|Things are looking up: this Prairie Warbler was enjoyed by scores of birders today (dozens of whom undoubtedly got better photos than this) at Magee Marsh. Photo by Kenn Kaufman.|
May 2: Today the Magee Marsh area had only fair numbers of migrants, but very good diversity. I was out at dawn at Magee and numbers were very low at first, as often happens, but things picked up considerably by 8:00. Numbers of Yellow-rumped Warblers were down from yesterday, numbers of Yellow Warblers and White-crowned Sparrows were way up, and there were good numbers of Tennessee, Nashville, and Black-throated Green warblers, the first serious arrival of Magnolia Warblers, plus others including Blackburnian, Cape May, and Blue-winged. Orioles were conspicuously common, many Eastern Kingbirds and hundreds of Blue Jays were on the move, and a few Bobolinks came over along the lake shore. A very cooperative Prairie Warbler was enjoyed by dozens of birders for an extended period near the east end of the boardwalk. Between Magee Marsh and the BSBO main banding station 4 miles farther east, I heard of at least 23 warbler species being found today.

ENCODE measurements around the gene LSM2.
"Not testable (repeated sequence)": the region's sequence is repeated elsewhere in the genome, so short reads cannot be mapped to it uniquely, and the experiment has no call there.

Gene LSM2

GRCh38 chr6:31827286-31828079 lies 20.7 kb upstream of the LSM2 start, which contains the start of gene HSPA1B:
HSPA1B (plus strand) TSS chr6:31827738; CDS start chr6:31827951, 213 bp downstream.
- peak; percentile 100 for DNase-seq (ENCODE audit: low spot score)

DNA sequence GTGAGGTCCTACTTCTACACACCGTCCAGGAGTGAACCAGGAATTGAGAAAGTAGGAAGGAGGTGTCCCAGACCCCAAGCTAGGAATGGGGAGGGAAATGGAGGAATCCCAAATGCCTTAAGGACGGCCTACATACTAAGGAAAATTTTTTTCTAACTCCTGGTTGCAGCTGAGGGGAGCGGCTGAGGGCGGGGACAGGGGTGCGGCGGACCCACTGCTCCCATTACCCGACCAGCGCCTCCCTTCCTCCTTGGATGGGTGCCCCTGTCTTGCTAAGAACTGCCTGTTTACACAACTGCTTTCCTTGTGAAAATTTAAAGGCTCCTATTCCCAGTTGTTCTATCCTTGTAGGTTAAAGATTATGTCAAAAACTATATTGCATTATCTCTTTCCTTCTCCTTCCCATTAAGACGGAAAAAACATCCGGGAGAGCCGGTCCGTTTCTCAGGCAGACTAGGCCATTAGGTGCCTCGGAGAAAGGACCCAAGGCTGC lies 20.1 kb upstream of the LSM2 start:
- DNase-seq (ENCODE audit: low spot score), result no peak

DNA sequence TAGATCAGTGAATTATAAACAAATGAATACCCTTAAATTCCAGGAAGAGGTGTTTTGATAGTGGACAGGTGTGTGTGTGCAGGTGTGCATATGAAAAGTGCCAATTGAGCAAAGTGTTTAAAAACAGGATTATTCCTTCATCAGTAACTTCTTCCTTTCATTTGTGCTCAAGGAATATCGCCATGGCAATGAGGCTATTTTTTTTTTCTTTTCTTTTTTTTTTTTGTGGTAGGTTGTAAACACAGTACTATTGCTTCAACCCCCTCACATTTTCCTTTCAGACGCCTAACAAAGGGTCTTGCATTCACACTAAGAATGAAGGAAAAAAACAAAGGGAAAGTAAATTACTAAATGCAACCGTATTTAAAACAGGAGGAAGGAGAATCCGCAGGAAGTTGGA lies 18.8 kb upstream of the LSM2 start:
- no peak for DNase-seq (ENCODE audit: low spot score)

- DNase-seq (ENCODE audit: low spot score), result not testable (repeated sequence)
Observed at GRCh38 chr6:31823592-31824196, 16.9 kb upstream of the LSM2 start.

Other areas near Lake Erie also hosted many birds. Early this morning, Forrest Rowland had good numbers and variety of migrants around the edge of the Lodge and Nature Center parking lot at Maumee Bay State Park, and Michael Godfrey reported similarly good results in the woods at East Harbor State Park, just east of Port Clinton. So it appears that the migrants were more concentrated near the lakeshore today than they had been the day before, but White-crowned Sparrows and others were widespread inland as well.
It still appears that Thursday morning, May 3, also will be very good in n.w. Ohio. After discussing the birds and weather with Mark Shieldcastle, it looks to me as if Thursday could go either of two ways. We could have another day of good diversity but only moderate numbers: the southerly winds forecast for the overnight hours are not connected to major weather systems, so they may just bring in a generous sprinkling of birds. Or the flight could surprise us, with the southerly winds bringing many birds along and possibly running into a shower or two near dawn, so that we see good diversity AND very large numbers.
According to current forecasts, southerly winds should continue through Thursday night, bringing more turnover and more arrivals Friday, before a wind shift slows things down on Saturday. By that time, we should have enough birds in every patch of habitat locally to keep things interesting for the next week!
Summary: Thursday and Friday, May 3 and 4, should bring good variety, and numbers ranging from fair to excellent. Saturday May 5 might bring more arrivals, but is more likely to keep Friday's birds in place.